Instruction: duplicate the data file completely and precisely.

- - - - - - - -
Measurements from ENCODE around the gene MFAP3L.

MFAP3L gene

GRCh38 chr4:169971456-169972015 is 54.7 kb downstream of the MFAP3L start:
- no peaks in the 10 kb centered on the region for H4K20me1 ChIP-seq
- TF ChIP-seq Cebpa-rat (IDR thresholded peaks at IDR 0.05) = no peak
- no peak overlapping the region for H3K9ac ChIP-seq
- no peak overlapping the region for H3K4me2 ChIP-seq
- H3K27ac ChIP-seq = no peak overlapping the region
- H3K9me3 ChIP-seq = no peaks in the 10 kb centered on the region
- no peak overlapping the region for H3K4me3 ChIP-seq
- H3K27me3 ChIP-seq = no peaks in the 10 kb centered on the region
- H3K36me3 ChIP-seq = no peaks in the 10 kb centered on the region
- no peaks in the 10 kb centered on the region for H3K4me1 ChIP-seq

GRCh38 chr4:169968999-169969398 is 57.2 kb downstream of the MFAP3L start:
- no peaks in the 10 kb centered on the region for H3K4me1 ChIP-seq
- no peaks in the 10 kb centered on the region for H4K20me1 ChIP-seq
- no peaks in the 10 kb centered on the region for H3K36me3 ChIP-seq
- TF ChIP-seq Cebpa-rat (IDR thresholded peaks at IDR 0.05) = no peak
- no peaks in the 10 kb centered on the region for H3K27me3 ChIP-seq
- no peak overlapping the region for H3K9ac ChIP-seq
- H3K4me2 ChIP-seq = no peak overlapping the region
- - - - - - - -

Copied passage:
Measurements from ENCODE around the gene MFAP3L.

MFAP3L gene

GRCh38 chr4:169971456-169972015 is 54.7 kb downstream of the MFAP3L start:
- no peaks in the 10 kb centered on the region for H4K20me1 ChIP-seq
- TF ChIP-seq Cebpa-rat (IDR thresholded peaks at IDR 0.05) = no peak
- no peak overlapping the region for H3K9ac ChIP-seq
- no peak overlapping the region for H3K4me2 ChIP-seq
- H3K27ac ChIP-seq = no peak overlapping the region
- H3K9me3 ChIP-seq = no peaks in the 10 kb centered on the region
- no peak overlapping the region for H3K4me3 ChIP-seq
- H3K27me3 ChIP-seq = no peaks in the 10 kb centered on the region
- H3K36me3 ChIP-seq = no peaks in the 10 kb centered on the region
- no peaks in the 10 kb centered on the region for H3K4me1 ChIP-seq

GRCh38 chr4:169968999-169969398 is 57.2 kb downstream of the MFAP3L start:
- no peaks in the 10 kb centered on the region for H3K4me1 ChIP-seq
- no peaks in the 10 kb centered on the region for H4K20me1 ChIP-seq
- no peaks in the 10 kb centered on the region for H3K36me3 ChIP-seq
- TF ChIP-seq Cebpa-rat (IDR thresholded peaks at IDR 0.05) = no peak
- no peaks in the 10 kb centered on the region for H3K27me3 ChIP-seq
- no peak overlapping the region for H3K9ac ChIP-seq
- H3K4me2 ChIP-seq = no peak overlapping the region